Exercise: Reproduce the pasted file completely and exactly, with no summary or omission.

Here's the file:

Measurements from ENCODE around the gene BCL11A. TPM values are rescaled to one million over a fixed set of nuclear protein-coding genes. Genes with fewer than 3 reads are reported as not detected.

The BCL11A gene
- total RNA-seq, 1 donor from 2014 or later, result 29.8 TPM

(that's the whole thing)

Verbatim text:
Measurements from ENCODE around the gene BCL11A. TPM values are rescaled to one million over a fixed set of nuclear protein-coding genes. Genes with fewer than 3 reads are reported as not detected.

The BCL11A gene
- total RNA-seq, 1 donor from 2014 or later, result 29.8 TPM